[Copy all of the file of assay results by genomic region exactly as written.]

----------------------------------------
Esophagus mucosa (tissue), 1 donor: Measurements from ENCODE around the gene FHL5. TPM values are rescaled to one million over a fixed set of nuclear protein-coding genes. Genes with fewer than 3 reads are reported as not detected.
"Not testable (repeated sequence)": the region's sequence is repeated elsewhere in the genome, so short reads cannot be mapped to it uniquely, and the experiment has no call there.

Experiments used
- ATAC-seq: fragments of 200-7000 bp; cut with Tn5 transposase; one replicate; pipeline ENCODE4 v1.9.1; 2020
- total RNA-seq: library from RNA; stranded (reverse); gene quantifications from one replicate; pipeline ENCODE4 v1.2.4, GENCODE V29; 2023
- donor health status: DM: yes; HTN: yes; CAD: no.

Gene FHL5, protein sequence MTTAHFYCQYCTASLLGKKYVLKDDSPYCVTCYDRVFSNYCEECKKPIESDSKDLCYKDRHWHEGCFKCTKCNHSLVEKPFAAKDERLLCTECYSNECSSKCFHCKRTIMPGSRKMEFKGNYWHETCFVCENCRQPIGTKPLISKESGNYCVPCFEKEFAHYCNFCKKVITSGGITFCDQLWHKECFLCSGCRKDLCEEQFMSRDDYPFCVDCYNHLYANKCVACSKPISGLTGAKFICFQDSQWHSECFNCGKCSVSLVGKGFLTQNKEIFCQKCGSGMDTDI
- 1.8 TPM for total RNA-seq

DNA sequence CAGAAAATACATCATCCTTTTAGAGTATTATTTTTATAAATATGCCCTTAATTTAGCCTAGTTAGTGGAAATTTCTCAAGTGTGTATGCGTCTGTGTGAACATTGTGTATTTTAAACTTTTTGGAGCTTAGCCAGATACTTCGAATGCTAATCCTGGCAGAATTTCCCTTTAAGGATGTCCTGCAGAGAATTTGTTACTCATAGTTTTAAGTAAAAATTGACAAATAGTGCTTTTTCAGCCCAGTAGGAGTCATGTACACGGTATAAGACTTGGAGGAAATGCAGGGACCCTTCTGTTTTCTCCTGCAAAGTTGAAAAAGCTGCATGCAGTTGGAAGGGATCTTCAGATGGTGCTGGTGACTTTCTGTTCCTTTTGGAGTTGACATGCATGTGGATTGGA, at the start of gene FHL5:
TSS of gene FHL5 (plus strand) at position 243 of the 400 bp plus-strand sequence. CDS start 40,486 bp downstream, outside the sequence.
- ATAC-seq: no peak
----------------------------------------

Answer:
Esophagus mucosa (tissue), 1 donor: Measurements from ENCODE around the gene FHL5. TPM values are rescaled to one million over a fixed set of nuclear protein-coding genes. Genes with fewer than 3 reads are reported as not detected.
"Not testable (repeated sequence)": the region's sequence is repeated elsewhere in the genome, so short reads cannot be mapped to it uniquely, and the experiment has no call there.

Experiments used
- ATAC-seq: fragments of 200-7000 bp; cut with Tn5 transposase; one replicate; pipeline ENCODE4 v1.9.1; 2020
- total RNA-seq: library from RNA; stranded (reverse); gene quantifications from one replicate; pipeline ENCODE4 v1.2.4, GENCODE V29; 2023
- donor health status: DM: yes; HTN: yes; CAD: no.

Gene FHL5, protein sequence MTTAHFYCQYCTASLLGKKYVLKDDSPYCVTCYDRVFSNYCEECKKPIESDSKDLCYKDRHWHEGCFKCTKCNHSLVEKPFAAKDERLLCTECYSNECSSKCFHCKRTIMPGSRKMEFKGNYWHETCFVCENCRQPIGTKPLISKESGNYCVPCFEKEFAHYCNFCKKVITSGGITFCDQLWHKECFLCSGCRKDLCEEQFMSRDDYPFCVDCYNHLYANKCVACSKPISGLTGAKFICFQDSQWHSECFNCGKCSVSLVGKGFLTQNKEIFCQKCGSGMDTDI
- 1.8 TPM for total RNA-seq

DNA sequence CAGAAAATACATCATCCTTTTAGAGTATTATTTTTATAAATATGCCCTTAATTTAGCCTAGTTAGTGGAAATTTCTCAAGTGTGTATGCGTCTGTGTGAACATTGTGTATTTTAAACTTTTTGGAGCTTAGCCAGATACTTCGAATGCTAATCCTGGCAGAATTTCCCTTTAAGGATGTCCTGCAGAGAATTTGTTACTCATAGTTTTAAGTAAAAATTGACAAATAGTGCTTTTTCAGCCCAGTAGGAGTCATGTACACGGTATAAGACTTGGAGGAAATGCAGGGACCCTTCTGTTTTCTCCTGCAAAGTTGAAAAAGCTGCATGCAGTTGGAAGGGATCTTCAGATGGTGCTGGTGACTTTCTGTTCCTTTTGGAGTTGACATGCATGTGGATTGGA, at the start of gene FHL5:
TSS of gene FHL5 (plus strand) at position 243 of the 400 bp plus-strand sequence. CDS start 40,486 bp downstream, outside the sequence.
- ATAC-seq: no peak